The motivating insight of this project, which is generously supported by a grant from the Templeton Foundation via the University of Connecticut, is that, to the extent that we rely on (social) media to enhance our knowledge of important events, people, institutions, and issues beyond our local communities, we are vulnerable to difficult-to-detect epistemic injustices committed by the media even when we make efforts to be intellectually humble. This insight prompts the proposal’s central questions:

1)    Which communication topologies best foster intellectual humility in public discourse, and which most hinder it?

2)    Where between these extremes do various prominent contemporary ICT communication topologies lie?

3)    How can contemporary ICT communication topologies be modified – by users, regulators, and/or ICT firms – to improve IH in public discourse?

In this project, we investigate social media networks (Twitter, Facebook, Reddit, 4chan, etc.) in which discussions, debates, and diatribes about controversial topics (vaccine safety, anthropogenic climate change, violence by and against Muslims, genetically modified organisms, etc.) take place.

Here, for instance, is a map of the retweet network that engages with the topic of vaccine safety. Nodes indicated in red have at least four independent sources of information about the topic. All other nodes are indicated in yellow. The cluster on the left, which is primarily anti-vaccine, is larger and more interconnected, but it contains fewer nodes with multiple independent sources. By contrast, the cluster on the right, which is primarily pro-vaccine, is smaller and less well-connected, but it contains more nodes with multiple independent sources:

vax network.png

Work-in-Progress:

The first paper associated with this project is titled "Virtues for Agents in Directed Social Networks." A draft is available here.

Publications:

Presentations by lab members and affiliates:

  • Alfano, M. Social epistemology in the 21st century. Australasian Association of Philosophy Conference on Social Epistemology. University of Melbourne, (June 2018)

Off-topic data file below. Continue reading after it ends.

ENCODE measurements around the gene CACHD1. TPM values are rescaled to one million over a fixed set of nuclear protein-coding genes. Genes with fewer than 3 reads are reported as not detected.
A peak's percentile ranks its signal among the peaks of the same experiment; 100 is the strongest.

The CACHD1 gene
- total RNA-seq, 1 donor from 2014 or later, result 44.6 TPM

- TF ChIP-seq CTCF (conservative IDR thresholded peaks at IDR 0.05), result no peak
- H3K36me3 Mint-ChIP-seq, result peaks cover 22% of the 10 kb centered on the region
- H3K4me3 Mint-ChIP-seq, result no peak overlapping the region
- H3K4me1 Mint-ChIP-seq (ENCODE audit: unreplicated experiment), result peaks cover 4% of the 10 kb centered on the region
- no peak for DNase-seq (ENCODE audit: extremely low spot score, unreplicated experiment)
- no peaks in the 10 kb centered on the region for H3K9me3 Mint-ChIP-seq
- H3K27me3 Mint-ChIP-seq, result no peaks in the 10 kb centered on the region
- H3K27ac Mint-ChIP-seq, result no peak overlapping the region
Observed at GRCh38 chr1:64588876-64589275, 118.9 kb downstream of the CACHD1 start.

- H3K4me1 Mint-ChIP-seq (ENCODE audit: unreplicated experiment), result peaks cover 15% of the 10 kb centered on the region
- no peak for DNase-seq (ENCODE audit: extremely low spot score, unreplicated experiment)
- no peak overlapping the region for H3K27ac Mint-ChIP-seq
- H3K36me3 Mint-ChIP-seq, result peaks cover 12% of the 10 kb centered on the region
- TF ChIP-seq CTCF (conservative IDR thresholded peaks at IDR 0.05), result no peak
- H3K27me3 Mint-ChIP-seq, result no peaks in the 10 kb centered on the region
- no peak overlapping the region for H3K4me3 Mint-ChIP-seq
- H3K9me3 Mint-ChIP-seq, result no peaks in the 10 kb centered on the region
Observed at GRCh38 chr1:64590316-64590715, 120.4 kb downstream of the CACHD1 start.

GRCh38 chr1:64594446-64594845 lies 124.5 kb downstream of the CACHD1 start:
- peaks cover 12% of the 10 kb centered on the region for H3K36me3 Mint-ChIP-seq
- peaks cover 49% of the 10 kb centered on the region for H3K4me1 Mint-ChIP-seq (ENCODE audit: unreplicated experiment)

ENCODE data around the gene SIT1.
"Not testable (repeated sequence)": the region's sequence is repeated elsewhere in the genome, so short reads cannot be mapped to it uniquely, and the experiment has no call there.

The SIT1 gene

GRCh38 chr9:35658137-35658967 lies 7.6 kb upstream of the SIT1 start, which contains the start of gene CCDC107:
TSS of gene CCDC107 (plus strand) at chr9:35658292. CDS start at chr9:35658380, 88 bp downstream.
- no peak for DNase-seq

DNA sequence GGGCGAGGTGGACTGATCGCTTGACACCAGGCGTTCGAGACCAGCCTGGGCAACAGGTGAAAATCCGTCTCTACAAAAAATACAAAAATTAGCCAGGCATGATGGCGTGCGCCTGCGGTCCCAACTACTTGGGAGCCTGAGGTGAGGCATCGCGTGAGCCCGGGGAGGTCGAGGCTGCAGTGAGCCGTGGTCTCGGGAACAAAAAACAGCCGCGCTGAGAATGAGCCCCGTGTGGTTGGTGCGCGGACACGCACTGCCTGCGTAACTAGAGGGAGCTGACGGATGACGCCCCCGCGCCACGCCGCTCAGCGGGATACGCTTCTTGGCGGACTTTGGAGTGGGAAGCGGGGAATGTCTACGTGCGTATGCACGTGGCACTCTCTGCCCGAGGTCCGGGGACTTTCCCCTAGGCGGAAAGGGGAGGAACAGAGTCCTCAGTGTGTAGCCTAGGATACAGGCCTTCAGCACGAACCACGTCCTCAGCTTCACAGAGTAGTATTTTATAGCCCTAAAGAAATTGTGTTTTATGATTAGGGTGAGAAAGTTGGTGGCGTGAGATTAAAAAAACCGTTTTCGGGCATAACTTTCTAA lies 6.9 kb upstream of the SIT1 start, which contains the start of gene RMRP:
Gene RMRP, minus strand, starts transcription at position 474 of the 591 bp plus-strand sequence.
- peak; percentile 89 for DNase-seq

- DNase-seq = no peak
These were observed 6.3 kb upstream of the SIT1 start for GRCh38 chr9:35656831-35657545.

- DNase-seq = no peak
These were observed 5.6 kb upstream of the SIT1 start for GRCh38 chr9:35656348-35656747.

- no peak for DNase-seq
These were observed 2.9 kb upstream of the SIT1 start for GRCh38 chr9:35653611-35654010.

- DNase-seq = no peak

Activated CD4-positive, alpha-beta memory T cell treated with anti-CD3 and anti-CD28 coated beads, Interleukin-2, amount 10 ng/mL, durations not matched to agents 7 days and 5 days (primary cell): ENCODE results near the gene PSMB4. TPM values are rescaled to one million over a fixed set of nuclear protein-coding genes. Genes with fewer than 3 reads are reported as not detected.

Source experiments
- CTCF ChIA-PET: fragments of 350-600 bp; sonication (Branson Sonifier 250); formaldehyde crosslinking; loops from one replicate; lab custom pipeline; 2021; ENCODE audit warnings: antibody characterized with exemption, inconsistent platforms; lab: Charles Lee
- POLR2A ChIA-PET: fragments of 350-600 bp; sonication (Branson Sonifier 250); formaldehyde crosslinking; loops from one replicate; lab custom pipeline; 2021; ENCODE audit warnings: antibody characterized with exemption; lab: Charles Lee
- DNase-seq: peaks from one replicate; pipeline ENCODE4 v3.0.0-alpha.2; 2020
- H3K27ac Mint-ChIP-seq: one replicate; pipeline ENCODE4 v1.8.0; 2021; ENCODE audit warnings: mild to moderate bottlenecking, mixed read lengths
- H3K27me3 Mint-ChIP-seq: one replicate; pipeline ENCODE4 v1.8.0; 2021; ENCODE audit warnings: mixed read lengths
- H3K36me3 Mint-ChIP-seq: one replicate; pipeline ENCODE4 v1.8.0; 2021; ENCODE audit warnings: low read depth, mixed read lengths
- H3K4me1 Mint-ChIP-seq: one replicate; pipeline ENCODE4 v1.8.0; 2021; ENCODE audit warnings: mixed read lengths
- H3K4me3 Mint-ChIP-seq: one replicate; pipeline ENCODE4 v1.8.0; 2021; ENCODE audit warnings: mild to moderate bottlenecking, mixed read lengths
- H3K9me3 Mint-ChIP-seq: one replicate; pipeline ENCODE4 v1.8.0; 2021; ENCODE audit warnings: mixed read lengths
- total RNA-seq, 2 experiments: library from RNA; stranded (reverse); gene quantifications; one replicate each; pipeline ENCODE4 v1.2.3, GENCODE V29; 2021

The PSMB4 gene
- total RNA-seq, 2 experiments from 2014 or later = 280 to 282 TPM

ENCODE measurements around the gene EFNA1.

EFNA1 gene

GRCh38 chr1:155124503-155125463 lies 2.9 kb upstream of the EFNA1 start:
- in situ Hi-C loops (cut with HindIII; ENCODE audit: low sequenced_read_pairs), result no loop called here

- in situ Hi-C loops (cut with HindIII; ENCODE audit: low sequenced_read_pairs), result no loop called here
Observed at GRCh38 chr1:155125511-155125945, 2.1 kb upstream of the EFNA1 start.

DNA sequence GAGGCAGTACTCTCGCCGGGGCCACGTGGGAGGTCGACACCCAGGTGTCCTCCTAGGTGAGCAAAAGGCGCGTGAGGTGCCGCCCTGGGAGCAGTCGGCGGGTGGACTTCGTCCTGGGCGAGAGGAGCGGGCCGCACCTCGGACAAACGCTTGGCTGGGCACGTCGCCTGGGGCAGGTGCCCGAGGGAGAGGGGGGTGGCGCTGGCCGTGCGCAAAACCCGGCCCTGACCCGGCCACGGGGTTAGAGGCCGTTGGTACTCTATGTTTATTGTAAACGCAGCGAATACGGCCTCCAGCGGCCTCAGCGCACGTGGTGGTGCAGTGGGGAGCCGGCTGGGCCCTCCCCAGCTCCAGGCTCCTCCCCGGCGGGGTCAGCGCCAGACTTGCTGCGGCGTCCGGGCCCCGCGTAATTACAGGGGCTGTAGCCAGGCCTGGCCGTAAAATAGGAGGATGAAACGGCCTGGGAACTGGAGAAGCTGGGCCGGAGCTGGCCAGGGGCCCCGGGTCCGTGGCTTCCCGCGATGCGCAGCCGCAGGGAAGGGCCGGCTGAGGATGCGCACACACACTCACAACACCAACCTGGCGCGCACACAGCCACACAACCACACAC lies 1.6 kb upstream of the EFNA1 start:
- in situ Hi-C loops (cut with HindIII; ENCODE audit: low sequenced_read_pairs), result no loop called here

• Alfano, M. Patterns of trust and distrust in a post-truth society. Conspiracy theories, delusions, and other ‘troublesome’ beliefs workshop, Macquarie University (August 2017)
  • Alfano, M. Warranted (dis)trust in science: A case study on the Flint water crisis. University of Melbourne (August 2017)
  • Tintarev, N. Fake news, filter bubbles, and echo chambers. Royal Society, London. (July 2017)
  • Alfano, M. Moral methodology and epistemology. Australasian Association of Philosophy Conference. Adelaide (July 2017)
  • Alfano, M. From norms to facts and back again. Ethical and legal implications of findings in moral psychology workshop. Center for Interdisciplinary Research. Bielefeld, Germany. (May 2017)
  • Alfano, M. Virtues for agents in directed social networks.
    • APA Pacific Division Conference. Seattle. (April 2017)
    • Character and Responsibility Conference. University of Erlangen-Nuremberg. (April 2017)

Additional funding:

 

Our approach is based on a series of visualizations of intellectual humility and its opposites in the semantic analysis mentioned above:

Semantic dimensions of intellectual humility in English and German

Semantic dimensions of intellectual humility in English and German

Semantic dimensions of the opposites of intellectual humility in English and German

Semantic dimensions of the opposites of intellectual humility in English and German

Semantic dimensions of intellectual humility and its opposites in English and German (NB: intellectual humility seems to be an auto-antonym in English)

Semantic dimensions of intellectual humility and its opposites in English and German (NB: intellectual humility seems to be an auto-antonym in English)